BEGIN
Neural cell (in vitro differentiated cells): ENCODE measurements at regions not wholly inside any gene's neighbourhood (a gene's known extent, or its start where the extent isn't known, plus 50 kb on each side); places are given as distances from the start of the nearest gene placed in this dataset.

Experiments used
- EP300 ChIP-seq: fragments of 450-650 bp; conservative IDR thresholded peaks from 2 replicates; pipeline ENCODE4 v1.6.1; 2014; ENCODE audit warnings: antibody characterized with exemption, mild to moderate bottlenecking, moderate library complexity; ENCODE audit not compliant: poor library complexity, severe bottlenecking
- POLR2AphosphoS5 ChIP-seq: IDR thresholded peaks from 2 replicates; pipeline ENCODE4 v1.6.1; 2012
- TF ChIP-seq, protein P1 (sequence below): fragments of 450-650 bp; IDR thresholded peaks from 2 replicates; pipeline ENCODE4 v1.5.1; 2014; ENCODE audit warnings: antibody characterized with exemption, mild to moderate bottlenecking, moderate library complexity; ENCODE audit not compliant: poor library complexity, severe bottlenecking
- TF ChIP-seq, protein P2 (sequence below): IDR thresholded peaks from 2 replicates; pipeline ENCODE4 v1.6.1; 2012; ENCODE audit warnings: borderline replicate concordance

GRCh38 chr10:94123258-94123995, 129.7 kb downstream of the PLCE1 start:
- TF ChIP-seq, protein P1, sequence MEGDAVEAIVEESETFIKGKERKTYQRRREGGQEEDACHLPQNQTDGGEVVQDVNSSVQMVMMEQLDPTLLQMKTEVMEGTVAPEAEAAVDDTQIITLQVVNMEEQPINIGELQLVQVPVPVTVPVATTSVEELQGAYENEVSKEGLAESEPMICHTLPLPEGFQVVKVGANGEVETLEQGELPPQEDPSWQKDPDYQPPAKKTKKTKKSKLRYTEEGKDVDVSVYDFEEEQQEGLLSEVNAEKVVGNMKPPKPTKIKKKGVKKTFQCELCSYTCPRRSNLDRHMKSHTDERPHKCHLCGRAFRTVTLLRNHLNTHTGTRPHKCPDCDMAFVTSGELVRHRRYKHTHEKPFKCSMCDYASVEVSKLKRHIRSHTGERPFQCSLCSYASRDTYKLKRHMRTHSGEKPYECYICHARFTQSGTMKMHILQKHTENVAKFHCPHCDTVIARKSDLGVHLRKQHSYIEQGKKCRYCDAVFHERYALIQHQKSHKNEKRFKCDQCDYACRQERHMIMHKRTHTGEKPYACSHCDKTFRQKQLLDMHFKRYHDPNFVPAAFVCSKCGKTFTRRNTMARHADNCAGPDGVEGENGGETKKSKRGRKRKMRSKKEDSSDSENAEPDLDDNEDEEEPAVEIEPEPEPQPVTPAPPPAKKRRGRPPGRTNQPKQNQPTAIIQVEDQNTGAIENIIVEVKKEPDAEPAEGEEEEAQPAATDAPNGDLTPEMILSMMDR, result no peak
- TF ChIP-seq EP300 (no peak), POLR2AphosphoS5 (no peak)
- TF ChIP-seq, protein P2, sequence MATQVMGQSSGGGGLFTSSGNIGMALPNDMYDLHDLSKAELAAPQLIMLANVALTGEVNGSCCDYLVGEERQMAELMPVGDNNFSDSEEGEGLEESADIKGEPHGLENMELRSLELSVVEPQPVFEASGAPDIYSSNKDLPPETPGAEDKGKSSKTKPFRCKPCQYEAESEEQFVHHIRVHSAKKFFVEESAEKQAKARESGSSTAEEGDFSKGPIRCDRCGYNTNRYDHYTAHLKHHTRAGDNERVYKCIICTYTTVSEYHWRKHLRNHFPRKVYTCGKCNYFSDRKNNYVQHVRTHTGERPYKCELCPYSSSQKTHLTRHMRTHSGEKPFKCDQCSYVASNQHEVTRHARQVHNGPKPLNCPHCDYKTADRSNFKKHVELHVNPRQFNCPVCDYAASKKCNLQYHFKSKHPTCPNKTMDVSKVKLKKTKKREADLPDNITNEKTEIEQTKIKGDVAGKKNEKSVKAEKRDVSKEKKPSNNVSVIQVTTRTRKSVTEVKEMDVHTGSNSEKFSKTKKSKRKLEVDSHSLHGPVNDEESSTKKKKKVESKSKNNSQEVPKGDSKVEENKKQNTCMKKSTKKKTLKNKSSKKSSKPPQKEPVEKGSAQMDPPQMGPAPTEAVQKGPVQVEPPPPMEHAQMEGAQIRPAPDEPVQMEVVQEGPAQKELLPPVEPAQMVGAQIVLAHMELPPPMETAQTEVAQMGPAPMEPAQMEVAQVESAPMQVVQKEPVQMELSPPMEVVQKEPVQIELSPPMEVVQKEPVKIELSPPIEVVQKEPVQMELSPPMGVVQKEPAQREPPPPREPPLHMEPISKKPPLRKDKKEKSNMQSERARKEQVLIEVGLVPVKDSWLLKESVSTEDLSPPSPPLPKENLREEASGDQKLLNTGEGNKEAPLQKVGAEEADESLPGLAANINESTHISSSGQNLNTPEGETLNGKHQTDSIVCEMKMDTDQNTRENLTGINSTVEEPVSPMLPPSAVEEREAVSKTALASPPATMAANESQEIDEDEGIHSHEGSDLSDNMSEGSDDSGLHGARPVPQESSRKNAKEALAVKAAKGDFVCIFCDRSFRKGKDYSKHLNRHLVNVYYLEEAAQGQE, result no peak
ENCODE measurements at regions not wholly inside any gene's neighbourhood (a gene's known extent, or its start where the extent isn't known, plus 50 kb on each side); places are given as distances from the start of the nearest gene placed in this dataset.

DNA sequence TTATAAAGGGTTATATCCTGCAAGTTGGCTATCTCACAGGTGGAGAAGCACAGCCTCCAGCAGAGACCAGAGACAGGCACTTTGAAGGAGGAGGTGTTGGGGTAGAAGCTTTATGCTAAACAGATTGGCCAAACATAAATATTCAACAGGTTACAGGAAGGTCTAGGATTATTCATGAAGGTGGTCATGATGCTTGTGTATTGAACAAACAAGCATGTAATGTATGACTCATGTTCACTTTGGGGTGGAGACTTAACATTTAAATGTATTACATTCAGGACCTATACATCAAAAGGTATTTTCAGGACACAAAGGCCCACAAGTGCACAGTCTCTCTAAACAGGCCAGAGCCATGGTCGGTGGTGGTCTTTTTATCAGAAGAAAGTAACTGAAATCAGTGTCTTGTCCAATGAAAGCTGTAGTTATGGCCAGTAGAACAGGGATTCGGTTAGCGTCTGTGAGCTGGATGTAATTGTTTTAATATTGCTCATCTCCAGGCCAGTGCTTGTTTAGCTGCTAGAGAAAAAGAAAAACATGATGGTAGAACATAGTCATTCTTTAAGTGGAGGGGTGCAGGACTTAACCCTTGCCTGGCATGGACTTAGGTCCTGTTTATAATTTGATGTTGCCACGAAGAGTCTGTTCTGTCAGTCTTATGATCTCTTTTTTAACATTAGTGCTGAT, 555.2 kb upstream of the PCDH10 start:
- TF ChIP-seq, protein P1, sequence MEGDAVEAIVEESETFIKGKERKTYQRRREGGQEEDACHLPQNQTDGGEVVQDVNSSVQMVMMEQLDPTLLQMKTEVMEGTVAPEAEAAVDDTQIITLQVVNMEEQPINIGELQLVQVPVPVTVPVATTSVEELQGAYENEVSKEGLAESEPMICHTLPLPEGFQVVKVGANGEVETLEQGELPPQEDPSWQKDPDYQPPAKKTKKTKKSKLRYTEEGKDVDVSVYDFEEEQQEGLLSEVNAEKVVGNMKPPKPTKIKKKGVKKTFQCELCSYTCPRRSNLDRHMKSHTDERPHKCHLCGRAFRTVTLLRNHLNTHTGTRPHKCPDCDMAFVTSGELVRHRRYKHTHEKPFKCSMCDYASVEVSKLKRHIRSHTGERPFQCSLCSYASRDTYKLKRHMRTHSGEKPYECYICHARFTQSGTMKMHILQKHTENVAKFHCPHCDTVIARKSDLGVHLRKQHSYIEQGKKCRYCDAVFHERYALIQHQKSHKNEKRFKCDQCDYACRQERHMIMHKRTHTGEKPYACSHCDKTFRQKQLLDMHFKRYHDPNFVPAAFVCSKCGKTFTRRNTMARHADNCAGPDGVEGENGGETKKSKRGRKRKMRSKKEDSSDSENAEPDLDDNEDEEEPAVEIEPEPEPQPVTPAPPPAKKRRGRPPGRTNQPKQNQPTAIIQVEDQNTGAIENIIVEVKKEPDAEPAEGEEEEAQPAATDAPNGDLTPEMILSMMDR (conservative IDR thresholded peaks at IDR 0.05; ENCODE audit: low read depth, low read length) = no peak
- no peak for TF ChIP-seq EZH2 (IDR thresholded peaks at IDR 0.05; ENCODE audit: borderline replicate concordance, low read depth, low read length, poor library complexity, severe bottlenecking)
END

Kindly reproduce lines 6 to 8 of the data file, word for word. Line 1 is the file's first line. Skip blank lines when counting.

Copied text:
- TF ChIP-seq, protein P2 (sequence below): IDR thresholded peaks from 2 replicates; pipeline ENCODE4 v1.6.1; 2012; ENCODE audit warnings: borderline replicate concordance

GRCh38 chr10:94123258-94123995, 129.7 kb downstream of the PLCE1 start:
- TF ChIP-seq, protein P1, sequence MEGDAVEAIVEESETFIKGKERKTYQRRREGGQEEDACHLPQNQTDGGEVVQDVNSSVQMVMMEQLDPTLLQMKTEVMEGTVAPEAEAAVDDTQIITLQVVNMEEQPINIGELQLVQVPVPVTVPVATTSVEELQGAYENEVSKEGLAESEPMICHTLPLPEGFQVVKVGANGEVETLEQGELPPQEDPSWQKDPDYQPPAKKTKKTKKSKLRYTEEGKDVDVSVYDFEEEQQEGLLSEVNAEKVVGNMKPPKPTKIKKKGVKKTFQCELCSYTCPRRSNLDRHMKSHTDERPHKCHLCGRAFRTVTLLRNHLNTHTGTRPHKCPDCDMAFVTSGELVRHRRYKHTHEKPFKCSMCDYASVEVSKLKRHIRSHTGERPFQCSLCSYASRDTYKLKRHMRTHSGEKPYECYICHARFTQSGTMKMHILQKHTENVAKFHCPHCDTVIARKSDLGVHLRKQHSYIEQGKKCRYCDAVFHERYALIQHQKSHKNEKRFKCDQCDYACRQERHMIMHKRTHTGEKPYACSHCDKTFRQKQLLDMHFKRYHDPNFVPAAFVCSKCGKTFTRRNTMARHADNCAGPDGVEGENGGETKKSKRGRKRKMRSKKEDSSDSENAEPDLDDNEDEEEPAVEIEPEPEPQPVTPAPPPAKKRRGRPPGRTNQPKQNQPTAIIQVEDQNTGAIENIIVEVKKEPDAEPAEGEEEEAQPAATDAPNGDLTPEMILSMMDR, result no peak